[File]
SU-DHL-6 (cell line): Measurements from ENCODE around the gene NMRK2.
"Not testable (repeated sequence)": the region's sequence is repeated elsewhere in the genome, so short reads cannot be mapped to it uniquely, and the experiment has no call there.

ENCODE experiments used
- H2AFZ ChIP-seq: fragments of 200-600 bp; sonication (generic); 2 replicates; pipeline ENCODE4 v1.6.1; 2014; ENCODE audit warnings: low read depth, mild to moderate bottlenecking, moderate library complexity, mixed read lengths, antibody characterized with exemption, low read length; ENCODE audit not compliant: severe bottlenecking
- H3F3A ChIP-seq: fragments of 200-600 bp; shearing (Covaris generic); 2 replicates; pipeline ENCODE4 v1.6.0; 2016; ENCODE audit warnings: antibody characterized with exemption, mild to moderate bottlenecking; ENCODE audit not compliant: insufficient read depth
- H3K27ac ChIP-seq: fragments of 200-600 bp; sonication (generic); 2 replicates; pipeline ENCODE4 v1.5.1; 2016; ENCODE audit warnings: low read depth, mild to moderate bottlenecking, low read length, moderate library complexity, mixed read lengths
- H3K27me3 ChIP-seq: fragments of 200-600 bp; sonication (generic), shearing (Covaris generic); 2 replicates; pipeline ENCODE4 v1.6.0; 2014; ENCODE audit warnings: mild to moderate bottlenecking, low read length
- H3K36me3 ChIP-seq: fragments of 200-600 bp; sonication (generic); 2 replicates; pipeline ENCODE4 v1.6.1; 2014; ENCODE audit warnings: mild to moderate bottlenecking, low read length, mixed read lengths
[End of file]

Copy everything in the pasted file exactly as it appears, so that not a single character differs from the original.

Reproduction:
SU-DHL-6 (cell line): Measurements from ENCODE around the gene NMRK2.
"Not testable (repeated sequence)": the region's sequence is repeated elsewhere in the genome, so short reads cannot be mapped to it uniquely, and the experiment has no call there.

ENCODE experiments used
- H2AFZ ChIP-seq: fragments of 200-600 bp; sonication (generic); 2 replicates; pipeline ENCODE4 v1.6.1; 2014; ENCODE audit warnings: low read depth, mild to moderate bottlenecking, moderate library complexity, mixed read lengths, antibody characterized with exemption, low read length; ENCODE audit not compliant: severe bottlenecking
- H3F3A ChIP-seq: fragments of 200-600 bp; shearing (Covaris generic); 2 replicates; pipeline ENCODE4 v1.6.0; 2016; ENCODE audit warnings: antibody characterized with exemption, mild to moderate bottlenecking; ENCODE audit not compliant: insufficient read depth
- H3K27ac ChIP-seq: fragments of 200-600 bp; sonication (generic); 2 replicates; pipeline ENCODE4 v1.5.1; 2016; ENCODE audit warnings: low read depth, mild to moderate bottlenecking, low read length, moderate library complexity, mixed read lengths
- H3K27me3 ChIP-seq: fragments of 200-600 bp; sonication (generic), shearing (Covaris generic); 2 replicates; pipeline ENCODE4 v1.6.0; 2014; ENCODE audit warnings: mild to moderate bottlenecking, low read length
- H3K36me3 ChIP-seq: fragments of 200-600 bp; sonication (generic); 2 replicates; pipeline ENCODE4 v1.6.1; 2014; ENCODE audit warnings: mild to moderate bottlenecking, low read length, mixed read lengths